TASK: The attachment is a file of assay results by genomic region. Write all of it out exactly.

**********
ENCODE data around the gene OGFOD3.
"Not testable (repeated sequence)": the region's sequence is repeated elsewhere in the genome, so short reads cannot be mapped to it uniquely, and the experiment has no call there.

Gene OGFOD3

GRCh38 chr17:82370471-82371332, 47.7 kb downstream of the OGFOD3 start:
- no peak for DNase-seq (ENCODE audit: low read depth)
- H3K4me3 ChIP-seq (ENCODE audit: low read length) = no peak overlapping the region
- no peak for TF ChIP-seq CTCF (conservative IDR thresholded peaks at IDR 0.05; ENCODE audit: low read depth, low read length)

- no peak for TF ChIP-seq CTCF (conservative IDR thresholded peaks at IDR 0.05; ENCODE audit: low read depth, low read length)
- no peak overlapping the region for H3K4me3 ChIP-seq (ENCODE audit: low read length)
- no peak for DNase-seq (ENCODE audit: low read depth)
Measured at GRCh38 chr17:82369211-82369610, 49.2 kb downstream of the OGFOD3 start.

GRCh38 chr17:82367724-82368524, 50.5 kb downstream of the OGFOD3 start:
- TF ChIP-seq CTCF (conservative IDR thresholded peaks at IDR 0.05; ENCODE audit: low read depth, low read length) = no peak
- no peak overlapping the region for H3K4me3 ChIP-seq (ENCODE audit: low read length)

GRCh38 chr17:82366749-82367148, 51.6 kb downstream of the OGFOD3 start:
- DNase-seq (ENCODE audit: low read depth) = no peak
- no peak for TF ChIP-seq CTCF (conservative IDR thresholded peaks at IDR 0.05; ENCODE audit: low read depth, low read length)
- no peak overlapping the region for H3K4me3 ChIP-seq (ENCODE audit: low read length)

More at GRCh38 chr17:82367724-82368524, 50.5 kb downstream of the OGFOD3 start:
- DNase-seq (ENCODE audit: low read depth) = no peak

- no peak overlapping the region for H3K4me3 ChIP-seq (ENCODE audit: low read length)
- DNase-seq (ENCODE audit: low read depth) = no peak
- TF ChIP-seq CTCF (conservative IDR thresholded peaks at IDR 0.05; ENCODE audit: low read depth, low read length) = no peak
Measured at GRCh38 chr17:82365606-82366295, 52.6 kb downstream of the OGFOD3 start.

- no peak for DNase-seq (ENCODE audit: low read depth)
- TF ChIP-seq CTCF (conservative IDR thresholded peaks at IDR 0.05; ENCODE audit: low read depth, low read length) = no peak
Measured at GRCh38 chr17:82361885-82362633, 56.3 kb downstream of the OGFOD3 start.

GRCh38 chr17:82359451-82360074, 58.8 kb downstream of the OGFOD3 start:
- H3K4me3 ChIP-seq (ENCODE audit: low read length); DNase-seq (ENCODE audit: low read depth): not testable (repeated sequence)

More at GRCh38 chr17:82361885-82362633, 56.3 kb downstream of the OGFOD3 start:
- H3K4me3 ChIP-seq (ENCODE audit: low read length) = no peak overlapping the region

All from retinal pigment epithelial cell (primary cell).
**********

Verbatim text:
ENCODE data around the gene OGFOD3.
"Not testable (repeated sequence)": the region's sequence is repeated elsewhere in the genome, so short reads cannot be mapped to it uniquely, and the experiment has no call there.

Gene OGFOD3

GRCh38 chr17:82370471-82371332, 47.7 kb downstream of the OGFOD3 start:
- no peak for DNase-seq (ENCODE audit: low read depth)
- H3K4me3 ChIP-seq (ENCODE audit: low read length) = no peak overlapping the region
- no peak for TF ChIP-seq CTCF (conservative IDR thresholded peaks at IDR 0.05; ENCODE audit: low read depth, low read length)

- no peak for TF ChIP-seq CTCF (conservative IDR thresholded peaks at IDR 0.05; ENCODE audit: low read depth, low read length)
- no peak overlapping the region for H3K4me3 ChIP-seq (ENCODE audit: low read length)
- no peak for DNase-seq (ENCODE audit: low read depth)
Measured at GRCh38 chr17:82369211-82369610, 49.2 kb downstream of the OGFOD3 start.

GRCh38 chr17:82367724-82368524, 50.5 kb downstream of the OGFOD3 start:
- TF ChIP-seq CTCF (conservative IDR thresholded peaks at IDR 0.05; ENCODE audit: low read depth, low read length) = no peak
- no peak overlapping the region for H3K4me3 ChIP-seq (ENCODE audit: low read length)

GRCh38 chr17:82366749-82367148, 51.6 kb downstream of the OGFOD3 start:
- DNase-seq (ENCODE audit: low read depth) = no peak
- no peak for TF ChIP-seq CTCF (conservative IDR thresholded peaks at IDR 0.05; ENCODE audit: low read depth, low read length)
- no peak overlapping the region for H3K4me3 ChIP-seq (ENCODE audit: low read length)

More at GRCh38 chr17:82367724-82368524, 50.5 kb downstream of the OGFOD3 start:
- DNase-seq (ENCODE audit: low read depth) = no peak

- no peak overlapping the region for H3K4me3 ChIP-seq (ENCODE audit: low read length)
- DNase-seq (ENCODE audit: low read depth) = no peak
- TF ChIP-seq CTCF (conservative IDR thresholded peaks at IDR 0.05; ENCODE audit: low read depth, low read length) = no peak
Measured at GRCh38 chr17:82365606-82366295, 52.6 kb downstream of the OGFOD3 start.

- no peak for DNase-seq (ENCODE audit: low read depth)
- TF ChIP-seq CTCF (conservative IDR thresholded peaks at IDR 0.05; ENCODE audit: low read depth, low read length) = no peak
Measured at GRCh38 chr17:82361885-82362633, 56.3 kb downstream of the OGFOD3 start.

GRCh38 chr17:82359451-82360074, 58.8 kb downstream of the OGFOD3 start:
- H3K4me3 ChIP-seq (ENCODE audit: low read length); DNase-seq (ENCODE audit: low read depth): not testable (repeated sequence)

More at GRCh38 chr17:82361885-82362633, 56.3 kb downstream of the OGFOD3 start:
- H3K4me3 ChIP-seq (ENCODE audit: low read length) = no peak overlapping the region

All from retinal pigment epithelial cell (primary cell).